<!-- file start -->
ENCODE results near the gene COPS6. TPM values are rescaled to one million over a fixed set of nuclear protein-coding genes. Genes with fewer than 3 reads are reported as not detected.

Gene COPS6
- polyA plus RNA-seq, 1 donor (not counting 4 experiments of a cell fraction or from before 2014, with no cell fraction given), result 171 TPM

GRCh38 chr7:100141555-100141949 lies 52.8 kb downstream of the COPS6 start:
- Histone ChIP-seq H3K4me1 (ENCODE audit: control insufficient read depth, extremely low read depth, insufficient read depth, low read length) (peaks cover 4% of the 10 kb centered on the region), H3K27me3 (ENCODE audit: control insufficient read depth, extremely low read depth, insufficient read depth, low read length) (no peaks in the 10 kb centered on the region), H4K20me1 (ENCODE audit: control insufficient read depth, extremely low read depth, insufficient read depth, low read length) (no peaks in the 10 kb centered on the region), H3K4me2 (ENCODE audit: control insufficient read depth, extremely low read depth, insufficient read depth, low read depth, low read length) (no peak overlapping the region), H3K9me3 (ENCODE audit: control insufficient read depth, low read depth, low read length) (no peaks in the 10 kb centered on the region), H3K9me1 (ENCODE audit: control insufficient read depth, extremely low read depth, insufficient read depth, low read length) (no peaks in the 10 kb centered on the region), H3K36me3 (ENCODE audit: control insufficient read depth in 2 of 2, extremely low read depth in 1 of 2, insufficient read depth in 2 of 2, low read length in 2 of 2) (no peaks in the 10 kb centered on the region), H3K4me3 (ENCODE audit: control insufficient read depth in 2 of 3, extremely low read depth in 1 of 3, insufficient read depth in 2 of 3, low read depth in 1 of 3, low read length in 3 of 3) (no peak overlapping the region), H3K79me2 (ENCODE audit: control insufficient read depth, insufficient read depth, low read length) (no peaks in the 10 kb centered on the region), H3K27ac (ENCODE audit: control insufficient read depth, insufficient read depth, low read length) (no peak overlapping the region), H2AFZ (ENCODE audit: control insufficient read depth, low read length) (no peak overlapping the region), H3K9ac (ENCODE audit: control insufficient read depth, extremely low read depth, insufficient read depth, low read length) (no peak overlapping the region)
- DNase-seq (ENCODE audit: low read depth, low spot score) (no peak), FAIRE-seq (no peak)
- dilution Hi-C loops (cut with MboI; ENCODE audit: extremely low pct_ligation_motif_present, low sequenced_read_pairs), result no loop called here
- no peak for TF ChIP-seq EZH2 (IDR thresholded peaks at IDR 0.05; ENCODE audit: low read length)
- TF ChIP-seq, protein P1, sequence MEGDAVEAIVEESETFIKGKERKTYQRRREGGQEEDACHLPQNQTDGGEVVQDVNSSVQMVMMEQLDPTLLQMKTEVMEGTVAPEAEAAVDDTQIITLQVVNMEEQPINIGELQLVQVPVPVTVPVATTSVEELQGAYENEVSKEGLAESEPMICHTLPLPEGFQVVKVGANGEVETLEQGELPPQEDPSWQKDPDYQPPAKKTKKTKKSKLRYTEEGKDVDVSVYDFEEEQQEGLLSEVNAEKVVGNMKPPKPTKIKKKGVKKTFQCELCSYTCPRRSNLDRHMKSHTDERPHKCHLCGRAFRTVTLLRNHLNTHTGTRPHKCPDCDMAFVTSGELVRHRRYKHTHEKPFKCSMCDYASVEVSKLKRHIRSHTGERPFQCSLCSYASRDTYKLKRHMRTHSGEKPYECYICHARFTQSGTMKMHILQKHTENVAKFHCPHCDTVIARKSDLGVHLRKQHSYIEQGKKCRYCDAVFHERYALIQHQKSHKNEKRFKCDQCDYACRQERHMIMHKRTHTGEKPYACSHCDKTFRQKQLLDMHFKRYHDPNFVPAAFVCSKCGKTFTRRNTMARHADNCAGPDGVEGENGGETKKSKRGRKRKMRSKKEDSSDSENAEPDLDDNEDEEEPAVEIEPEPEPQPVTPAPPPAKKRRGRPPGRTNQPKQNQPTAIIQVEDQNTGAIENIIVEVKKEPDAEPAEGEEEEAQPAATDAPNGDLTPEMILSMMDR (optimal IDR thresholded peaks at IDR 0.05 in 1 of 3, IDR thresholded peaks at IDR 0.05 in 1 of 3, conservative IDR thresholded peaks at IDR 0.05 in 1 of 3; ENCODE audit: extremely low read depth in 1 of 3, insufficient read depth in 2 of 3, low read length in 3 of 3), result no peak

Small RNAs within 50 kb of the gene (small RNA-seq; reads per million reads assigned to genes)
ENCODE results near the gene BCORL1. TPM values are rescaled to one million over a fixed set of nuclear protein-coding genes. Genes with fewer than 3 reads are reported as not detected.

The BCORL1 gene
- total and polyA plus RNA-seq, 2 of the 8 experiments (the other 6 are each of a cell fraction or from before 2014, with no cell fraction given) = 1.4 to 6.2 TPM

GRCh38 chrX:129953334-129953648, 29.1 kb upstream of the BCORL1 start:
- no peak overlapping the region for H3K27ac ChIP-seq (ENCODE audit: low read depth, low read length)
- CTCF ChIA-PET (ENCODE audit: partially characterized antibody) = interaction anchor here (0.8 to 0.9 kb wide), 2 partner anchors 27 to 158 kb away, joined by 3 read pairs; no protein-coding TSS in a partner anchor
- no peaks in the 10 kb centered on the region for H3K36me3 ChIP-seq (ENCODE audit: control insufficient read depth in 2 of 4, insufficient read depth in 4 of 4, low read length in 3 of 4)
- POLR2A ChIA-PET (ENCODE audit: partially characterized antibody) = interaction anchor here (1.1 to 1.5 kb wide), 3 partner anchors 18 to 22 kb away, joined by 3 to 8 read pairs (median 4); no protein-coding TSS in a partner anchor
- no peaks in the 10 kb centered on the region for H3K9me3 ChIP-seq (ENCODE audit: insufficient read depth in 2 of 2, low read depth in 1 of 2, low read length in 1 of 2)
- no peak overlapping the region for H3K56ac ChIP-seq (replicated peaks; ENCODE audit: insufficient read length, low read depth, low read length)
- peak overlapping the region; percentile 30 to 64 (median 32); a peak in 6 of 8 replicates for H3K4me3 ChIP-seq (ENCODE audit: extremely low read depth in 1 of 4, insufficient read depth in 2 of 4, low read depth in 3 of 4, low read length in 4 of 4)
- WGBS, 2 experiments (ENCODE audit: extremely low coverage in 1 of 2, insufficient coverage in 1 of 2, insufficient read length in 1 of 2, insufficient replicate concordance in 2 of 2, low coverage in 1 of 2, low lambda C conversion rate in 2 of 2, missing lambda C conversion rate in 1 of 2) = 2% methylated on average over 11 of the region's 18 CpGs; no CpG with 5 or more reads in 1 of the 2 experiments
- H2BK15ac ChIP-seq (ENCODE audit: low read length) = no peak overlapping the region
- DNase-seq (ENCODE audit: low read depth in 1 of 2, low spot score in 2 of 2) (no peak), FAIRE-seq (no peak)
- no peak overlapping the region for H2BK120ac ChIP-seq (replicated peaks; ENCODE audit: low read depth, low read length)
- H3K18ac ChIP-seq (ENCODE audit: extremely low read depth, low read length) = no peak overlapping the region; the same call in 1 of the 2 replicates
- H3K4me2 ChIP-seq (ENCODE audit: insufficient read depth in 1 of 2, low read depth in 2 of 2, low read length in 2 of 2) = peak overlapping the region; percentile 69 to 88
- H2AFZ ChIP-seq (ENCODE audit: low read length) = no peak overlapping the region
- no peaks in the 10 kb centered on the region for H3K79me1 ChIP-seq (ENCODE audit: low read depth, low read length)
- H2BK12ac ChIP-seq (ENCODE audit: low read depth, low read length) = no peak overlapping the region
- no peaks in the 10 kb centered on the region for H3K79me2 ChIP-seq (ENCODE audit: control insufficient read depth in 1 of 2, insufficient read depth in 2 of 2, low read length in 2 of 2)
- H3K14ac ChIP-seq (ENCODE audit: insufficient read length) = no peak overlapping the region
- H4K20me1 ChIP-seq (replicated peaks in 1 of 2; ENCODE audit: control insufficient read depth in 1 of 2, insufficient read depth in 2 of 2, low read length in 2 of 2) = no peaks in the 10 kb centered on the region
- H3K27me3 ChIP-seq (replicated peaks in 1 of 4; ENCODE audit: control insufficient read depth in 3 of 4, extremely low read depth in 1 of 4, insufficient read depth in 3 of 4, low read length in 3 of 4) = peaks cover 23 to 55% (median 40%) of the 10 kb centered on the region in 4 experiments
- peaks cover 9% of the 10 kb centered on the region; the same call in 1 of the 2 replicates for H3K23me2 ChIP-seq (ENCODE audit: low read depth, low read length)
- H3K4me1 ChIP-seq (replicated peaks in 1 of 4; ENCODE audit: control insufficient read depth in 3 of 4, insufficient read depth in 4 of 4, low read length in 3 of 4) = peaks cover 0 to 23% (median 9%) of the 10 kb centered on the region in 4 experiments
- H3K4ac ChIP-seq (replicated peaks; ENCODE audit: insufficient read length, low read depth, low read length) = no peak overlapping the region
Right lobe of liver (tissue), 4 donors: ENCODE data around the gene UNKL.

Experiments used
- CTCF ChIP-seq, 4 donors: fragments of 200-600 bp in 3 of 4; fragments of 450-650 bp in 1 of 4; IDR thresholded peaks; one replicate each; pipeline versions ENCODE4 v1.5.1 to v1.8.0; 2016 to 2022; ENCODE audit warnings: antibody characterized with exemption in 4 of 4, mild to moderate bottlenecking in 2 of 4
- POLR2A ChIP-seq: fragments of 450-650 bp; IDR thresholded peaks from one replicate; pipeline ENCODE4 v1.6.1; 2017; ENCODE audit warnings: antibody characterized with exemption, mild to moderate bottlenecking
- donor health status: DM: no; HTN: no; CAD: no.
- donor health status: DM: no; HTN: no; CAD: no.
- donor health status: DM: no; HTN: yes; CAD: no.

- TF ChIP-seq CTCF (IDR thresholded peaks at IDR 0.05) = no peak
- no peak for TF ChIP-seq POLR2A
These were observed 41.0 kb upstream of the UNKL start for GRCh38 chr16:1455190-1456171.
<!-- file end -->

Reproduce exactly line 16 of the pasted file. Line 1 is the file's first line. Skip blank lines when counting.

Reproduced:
- CTCF ChIA-PET (ENCODE audit: partially characterized antibody) = interaction anchor here (0.8 to 0.9 kb wide), 2 partner anchors 27 to 158 kb away, joined by 3 read pairs; no protein-coding TSS in a partner anchor